Flyers-Penguins: Inside the Rivalry
It’s one of the NHL’s most storied rivalries. Often referred to as “The Battle of Pennsylvania,” the rivalry between the Philadelphia Flyers and Pittsburgh Penguins has been going on since the 1967 NHL expansion. Both teams were added to the league and it was the beginning of what would be a heated rivalry for many years to come.
The first regular season game between these two teams dates back to October of 1967. It was the Flyers’ first home game and it was played at the Spectrum. Bill Sutherland scored the only goal and the Flyers won, 1-0. It wasn’t as intense as the games these teams would face in future years, but it was still just the beginning.
For years after, the Penguins stood no match against the Flyers. The Broad Street Bullies won back-to-back cups in the 70s and beat the Penguins 42 times in a row at the Spectrum. The addition of Mario Lemieux to the Penguins changed that.
Lemieux became the face of the Penguins franchise and the team started to gain respect from other organizations in the league. For the first time in 1989, the Flyers and Penguins met in the playoffs, and that was what really kick-started the rivalry. Super Mario registered eight points in Game five, but could produce just one goal in Game seven, when the Flyers won 4-1.
The next five seasons weren’t great for Philly and Pittsburgh grew stronger and stronger. It was almost the opposite of 1974 and ‘75. The Pens’ won back-to-back cups in 1991 and 1992, while the Flyers were missing the playoffs.
To match Lemieux and the powerhouse Pens that were backed by superstar Jaromir Jagr, the Flyers traded for Eric Lindros. The addition of Lindros would arguably give the Flyers an equal amount of skill as the Penguins had.
The debate as to who was the best - Lindros, Lemieux, or Jagr - would go on for a few years and was just another chapter in the epic story between the Flyers and Penguins.
In the 1994-95 season, Lindros and Jagr tied for points but the Art Ross Trophy was awarded to Jagr for scoring more goals. That same season, Lindros was the Hart Memorial Trophy winner for league MVP. The next year, he was runner-up to Mario Lemieux. The following season, the teams met again in the playoffs, this time the Flyers winning in five games.
They would meet one more time in the playoffs during this legendary era. It was the Eastern Conference Semifinals, and history was made in Pittsburgh. Game four was one of the most well-known moments in hockey. It was also one to be remembered by all Flyers fans - at least the ones who were awake.
A 1-1 tie after 60 minutes meant overtime, but no one would have guessed the playing time would be almost tripled. The game stretched to five overtime periods and 92 minutes into it, Keith Primeau fired a wrist shot past Ron Tugnutt and won it for the Flyers, 2-1.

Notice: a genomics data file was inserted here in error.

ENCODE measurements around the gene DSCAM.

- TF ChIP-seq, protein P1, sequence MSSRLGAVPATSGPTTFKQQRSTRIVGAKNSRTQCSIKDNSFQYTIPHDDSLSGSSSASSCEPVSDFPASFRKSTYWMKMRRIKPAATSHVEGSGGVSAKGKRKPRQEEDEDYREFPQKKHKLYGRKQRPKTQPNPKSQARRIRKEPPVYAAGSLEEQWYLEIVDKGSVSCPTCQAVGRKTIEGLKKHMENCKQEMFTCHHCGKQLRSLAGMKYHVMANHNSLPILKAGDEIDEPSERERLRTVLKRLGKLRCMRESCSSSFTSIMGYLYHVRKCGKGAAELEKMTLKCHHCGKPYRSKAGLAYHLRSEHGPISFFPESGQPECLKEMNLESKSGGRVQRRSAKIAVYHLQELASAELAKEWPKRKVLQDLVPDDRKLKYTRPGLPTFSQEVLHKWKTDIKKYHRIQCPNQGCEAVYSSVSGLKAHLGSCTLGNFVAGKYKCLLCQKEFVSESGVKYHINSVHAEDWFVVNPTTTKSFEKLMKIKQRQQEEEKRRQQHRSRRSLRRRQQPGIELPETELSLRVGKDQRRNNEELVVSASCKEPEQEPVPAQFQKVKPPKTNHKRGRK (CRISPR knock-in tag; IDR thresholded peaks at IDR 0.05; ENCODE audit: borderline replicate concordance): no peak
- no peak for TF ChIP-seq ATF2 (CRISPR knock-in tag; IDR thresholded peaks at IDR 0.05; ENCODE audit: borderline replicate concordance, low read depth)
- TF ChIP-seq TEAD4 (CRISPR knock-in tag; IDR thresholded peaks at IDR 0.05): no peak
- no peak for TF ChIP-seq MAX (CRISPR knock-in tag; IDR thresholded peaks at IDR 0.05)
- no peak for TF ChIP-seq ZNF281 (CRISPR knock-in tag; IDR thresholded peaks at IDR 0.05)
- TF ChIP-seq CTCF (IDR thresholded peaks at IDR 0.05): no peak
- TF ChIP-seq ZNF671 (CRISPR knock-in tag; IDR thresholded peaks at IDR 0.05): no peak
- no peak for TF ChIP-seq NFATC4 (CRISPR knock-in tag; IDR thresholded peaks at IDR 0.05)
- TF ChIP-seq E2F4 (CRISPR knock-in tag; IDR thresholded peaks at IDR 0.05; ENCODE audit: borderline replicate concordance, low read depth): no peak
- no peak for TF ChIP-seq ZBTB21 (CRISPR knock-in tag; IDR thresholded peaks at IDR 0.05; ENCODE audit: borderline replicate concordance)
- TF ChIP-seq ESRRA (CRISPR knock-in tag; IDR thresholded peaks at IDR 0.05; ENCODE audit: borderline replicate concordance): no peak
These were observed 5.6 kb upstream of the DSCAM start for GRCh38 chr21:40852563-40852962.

The rivalry wouldn’t be big again until 2005 as the Penguins faced some struggles. Sidney Crosby was drafted by the Penguins in 2005 and was deemed “The Next One,” a name belonging to no other than the Flyers’ Eric Lindros.
In his first season, he was in several altercations with players like Derian Hatcher and Peter Forsberg. Flyers fans called him a ‘whiner’ and ‘diver’ because of the way he played. Nonetheless, he was still an exceptional player and often dominated the Flyers. He is just one of the many reasons these two teams and fanbases have a hatred for one another.
Carcillo came out of it with a decisive win and the Flyers fans went wild, but Talbot was hyped up too. He gestured a “Shhhh” to the Philly crowd and got his teammates going. The Penguins scored five unanswered goals and then went on to win the Stanley Cup later in the playoffs.
The 2010-11 season was a big one between the Flyers and Penguins. The Flyers made themselves at home in the Penguins brand new arena, winning the very first NHL game there and winning the rest of them. Rookie goaltender Sergei Bobrovsky was undefeated in that building, while Danny Briere scored the first goal there.
The offseason leading up to the 2011-12 season helped add gasoline to the fire of the rivalry. On the first day of free agency, the Flyers signed Penguins legend Jaromir Jagr. They didn’t stop there. They also signed Max Talbot to a five-year deal. The season following these signings would have a lot of hatred and blood between the teams, but not just on the ice.
On April 1, 2012, the Penguins and Flyers faced off at the Consol Energy Center and to acall it intense would be an understatement. With less than two minutes remaining, Penguins coach Dan Bylsma put out his fourth line. Pens skater Joe Vitale delivered a crushing legal hit to Daniel Briere and a line brawl ensued.
Peter Laviolette called Bylsma’s move gutless, which would explain why he smashed a stick over the glass and stood on the dasher board yelling at him. Both Laviolette and the Penguins’ assistant coach Tony Granato were fined, and the brutal game was just a preview to the playoffs.
And here we are. The Penguins and Flyers will continue their storied rivalry, starting Wednesday in the first round of the Stanley Cup Playoffs. It is the most hyped playoff series and it will most likely be, as Scott Hartnell described it, a “bloodbath.” Just another Penguins-Flyers matchup to go down in the books...